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The Right take on higher education.

Warding Off



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The distinguished academic Ward Churchill has responded to the vile charges raised against him:

Rather than assessing my work in terms of the methods and procedures of my discipline, the committee – which included no one with expertise in American Indian Studies – chose to determine for itself the “historical truth” about disputed matters. Unable to condemn my substantive conclusions, it engaged in a detailed post hoc critique of my citations. …

I have published some two dozen books, 70 book chapters and scores of articles containing a combined total of approximately 12,000 footnotes. I doubt that any even marginally prolific scholar’s publications could withstand the type of scrutiny to which mine has been subjected.

His entire response may be read here.

Re: Churchillian



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Thanks to David and John for their very kind posts on Anne’s op-ed. Some of the comments over there on Inside Higher Ed are, well, real head-scratchers. (One guy demands to know how we came up with our sample. It’s explained very clearly in the report.) Erin O’Connor should have a response up on ACTA’s blog this weekend, and I’m sure it’ll be worth a look.

While so many people have apparently been busy not reading ACTA’s report and then deciding to publicly comment on it anyway, I’ve been parsing the University of Colorado’s report on Churchill’s academic misconduct. Let me tell you, it is a real doozy. Check out some of the words the authors use to describe some of the assertions made in Churchill’s work:

    • “literally incorrect” (p.16)
    • “both literally false and unsupportable” (p.19)
    • “gross historical inaccuracies” (p.22)
    • having “has virtually all of the details of that history wrong” (p.22)
    • “[g]etting the general point correct but virtually all of the historical details wrong” (p.22)
    • “certainly not the careful professional work one would expect of an ethnic studies scholar writing on important historical events in Indian studies” (p.22)
    • designed to “create the appearance of independent support for his claims, while simultaneously discouraging or, at least, making far more difficult, any effort by other researchers to check his claims by failing to pinpoint the precise location of his claimed support in an otherwise lengthy work” p.23
    • part of a “pattern of other misconduct” (p.23)
    • a “deliberate research stratagem to create the appearance of independent verifiable support for claims that could not be supported” p.23
    • a “consistent research stratagem to cloak extreme, unsupportable, propaganda-like claims of fact that support Professor Churchill’s legal and political claims with the aura of authentic scholarly research” (p.23)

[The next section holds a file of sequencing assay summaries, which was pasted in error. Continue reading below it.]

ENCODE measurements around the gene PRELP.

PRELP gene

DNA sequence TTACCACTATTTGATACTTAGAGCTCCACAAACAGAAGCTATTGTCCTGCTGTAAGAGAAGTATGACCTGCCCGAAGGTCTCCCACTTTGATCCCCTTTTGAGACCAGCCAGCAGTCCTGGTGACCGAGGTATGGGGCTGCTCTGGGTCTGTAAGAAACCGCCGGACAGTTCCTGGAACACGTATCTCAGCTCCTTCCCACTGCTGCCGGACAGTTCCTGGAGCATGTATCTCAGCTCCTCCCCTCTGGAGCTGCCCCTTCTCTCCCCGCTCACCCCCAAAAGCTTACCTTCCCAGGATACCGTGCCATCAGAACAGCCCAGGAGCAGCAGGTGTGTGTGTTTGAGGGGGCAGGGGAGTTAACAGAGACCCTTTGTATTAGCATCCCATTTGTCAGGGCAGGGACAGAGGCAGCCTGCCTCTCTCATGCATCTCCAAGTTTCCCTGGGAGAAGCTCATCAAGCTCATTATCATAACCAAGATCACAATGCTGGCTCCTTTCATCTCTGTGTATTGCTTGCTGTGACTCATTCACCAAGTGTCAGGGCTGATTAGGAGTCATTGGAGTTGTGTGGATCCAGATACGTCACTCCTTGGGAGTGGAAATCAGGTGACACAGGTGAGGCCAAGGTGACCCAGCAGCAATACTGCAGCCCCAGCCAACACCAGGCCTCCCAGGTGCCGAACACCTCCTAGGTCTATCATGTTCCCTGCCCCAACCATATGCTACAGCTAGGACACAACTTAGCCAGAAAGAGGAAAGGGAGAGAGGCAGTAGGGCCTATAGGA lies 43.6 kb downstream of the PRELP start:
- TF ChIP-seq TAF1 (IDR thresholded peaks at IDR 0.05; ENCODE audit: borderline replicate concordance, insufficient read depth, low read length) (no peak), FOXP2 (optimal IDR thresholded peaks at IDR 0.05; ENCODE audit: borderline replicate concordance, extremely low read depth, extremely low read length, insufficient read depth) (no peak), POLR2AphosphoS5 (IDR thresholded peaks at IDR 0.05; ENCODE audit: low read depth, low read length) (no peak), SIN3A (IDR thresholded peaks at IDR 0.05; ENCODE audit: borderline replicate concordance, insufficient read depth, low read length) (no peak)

• “his seeming quotation…is not a quotation at all” (p.29)
    • he “knowingly evaded that truth” (p.31)
    • “patently incorrect statements” (p.31)
    • “seriously and deliberately misrepresented” (p.31)
    • “bewildering” (p.36)
    • he “does not connect the dots” (p.36)
    • he “fabricated his account” (p.38)
    • “no evidence—not even circumstantial evidence—supports his claim” (p.38)
    • using something that is “not even a scholarly source” (p.64)
    • “no evidence to support Professor Churchill’s claim” (p.65)
    • “another example of Professor Churchill’s practice of referring to essays that he claims to have written himself as if they were independent authorities” (p.66)
    • he “has misrepresented several of the published works that he cites” (p. 68)
    • “fabricated” (p.69)
    • “statements…become more extreme over time, moving further from the sources he cites, without supplying any additional references” (p.73)
    • “misconduct was not accidental, but deliberate” (p.87)
    • “recurrent refusal to take responsibility for errors” (p.95)
    • “pattern of failure to understand the difference between scholarship and polemic” (p.95)
    • “unacceptable scholarly techniques” (p.97)
    • “production of shoddy and irresponsible work” (p.97)

The Committee also writes, “Were Professor Churchill a scientist, rather than a researcher engaged in social science research in ethnic studies, the equivalent would be (1) the misstatement of some underlying data…and (2) the total fabrication of other data to support his hypothesis” (p.24). Yet only one member dared to recommend his firing for such grave offenses.

So let’s get the academic establishment’s logic straight here: if you make stuff up (including rash accusations of wrongdoing on the part of the U.S. Army), write articles in others’ names and then quote them as support for your claims, deliberately avoid the facts of the situation, and get caught, which is what Churchill did, you’re a victim and you deserve to keep your job. Even though the whole point of your occupation is the search for, um, truth.

But if you point out obvious problems in the academy and propose reasonable solutions entirely consistent with academic freedom, which is what ACTA’s report does, you get slammed as an enemy of all that is right and good.

Anybody else see a problem here?

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Grim Irony



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Joseph Bottum, editor of First Things, writes that he is weary of reading conservatives who write about how bad things are. What has especially inspired his reflection was a submission on the excesses of a Women’s Studies Department at a major American university. Bottum believes that the cause of his weariness is “that I’ve increasingly stopped caring what happens on mainstream American campuses.”
  He declares further that ”the culture wars are over, ended by terminal boringness,” and that ”for the most part, the complaint about how bad things are has no purchase left—and ought, I think, to have no purchase left. No one is left to persuade, one way or the other, and the way things are now is pretty much what we’re going to be stuck with for a long time to come.”

In sum, he says,  ”The great conservative complaint of the last fifty years has, I think, finally run its course. Time to move on.”